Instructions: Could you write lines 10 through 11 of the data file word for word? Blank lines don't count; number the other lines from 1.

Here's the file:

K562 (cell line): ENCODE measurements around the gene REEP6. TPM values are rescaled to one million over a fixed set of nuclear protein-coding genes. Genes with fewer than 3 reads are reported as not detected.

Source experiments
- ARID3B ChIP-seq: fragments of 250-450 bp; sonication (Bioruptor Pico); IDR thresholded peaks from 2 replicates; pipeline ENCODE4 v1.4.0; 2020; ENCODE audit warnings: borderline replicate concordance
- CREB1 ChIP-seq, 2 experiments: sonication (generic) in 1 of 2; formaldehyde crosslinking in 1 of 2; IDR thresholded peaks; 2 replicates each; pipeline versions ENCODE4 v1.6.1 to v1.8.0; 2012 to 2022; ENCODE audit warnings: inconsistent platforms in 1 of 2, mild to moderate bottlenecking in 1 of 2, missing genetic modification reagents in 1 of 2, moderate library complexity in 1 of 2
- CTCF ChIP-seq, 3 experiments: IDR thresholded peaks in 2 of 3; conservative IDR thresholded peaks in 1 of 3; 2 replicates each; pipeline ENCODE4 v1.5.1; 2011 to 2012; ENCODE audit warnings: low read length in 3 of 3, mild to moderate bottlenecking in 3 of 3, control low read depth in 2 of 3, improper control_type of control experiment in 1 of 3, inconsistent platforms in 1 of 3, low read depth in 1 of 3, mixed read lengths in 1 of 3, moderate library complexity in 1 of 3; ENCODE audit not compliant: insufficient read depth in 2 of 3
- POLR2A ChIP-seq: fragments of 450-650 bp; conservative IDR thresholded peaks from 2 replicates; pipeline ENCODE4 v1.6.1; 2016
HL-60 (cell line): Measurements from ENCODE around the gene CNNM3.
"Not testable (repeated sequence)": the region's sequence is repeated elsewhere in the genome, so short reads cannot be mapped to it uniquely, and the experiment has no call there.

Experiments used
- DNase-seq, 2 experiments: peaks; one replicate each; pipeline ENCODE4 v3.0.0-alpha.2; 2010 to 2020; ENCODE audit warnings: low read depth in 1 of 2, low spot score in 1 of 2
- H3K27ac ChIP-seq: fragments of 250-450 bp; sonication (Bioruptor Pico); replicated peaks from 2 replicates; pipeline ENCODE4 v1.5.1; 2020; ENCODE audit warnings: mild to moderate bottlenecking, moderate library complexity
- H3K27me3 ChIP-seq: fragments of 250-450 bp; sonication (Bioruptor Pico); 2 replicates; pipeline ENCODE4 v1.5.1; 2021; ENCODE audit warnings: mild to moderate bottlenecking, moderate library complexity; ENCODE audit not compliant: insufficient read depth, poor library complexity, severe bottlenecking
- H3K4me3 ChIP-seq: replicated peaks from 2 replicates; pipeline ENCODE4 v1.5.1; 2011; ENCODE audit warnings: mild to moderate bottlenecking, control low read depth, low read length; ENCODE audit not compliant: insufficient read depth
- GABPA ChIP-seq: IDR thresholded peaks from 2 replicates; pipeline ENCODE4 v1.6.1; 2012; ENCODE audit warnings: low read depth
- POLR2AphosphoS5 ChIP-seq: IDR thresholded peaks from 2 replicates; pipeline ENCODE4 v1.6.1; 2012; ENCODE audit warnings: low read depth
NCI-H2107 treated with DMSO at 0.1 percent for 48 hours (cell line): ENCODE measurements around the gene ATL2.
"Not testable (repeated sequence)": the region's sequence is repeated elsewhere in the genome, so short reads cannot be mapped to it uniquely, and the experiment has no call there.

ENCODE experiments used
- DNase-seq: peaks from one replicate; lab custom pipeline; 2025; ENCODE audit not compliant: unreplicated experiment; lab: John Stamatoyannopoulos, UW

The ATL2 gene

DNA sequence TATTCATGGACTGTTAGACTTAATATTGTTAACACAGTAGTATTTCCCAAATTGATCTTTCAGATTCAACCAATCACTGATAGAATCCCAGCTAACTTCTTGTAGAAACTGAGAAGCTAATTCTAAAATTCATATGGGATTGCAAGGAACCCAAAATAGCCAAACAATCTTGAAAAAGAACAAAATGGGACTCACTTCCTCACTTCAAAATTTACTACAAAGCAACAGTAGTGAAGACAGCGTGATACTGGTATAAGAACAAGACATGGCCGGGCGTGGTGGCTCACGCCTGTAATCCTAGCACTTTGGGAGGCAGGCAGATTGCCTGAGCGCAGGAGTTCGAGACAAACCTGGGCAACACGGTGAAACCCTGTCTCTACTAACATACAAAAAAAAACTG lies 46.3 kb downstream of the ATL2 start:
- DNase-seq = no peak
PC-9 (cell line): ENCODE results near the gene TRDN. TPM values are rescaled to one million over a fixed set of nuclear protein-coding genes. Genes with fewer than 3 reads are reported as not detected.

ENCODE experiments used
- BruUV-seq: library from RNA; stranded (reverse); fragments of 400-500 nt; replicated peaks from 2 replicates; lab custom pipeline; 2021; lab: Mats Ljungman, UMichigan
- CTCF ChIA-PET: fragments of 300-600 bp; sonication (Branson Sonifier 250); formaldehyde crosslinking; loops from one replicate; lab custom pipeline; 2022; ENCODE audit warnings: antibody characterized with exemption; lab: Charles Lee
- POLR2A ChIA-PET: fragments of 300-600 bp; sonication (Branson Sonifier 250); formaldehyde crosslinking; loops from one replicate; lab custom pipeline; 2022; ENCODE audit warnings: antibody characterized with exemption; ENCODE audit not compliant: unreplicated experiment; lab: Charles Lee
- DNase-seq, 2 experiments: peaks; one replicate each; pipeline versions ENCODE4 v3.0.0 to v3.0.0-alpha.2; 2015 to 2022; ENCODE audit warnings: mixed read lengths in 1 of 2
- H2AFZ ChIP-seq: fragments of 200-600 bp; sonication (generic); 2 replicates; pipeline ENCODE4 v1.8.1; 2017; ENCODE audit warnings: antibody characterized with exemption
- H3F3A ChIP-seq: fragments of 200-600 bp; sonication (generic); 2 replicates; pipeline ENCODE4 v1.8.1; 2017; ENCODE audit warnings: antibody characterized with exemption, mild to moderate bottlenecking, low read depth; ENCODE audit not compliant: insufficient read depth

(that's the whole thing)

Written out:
- DNase-seq, 2 experiments: peaks; one replicate each; pipeline ENCODE4 v3.0.0-alpha.2; 2010 to 2020; ENCODE audit warnings: low read depth in 1 of 2, low spot score in 1 of 2
- H3K27ac ChIP-seq: fragments of 250-450 bp; sonication (Bioruptor Pico); replicated peaks from 2 replicates; pipeline ENCODE4 v1.5.1; 2020; ENCODE audit warnings: mild to moderate bottlenecking, moderate library complexity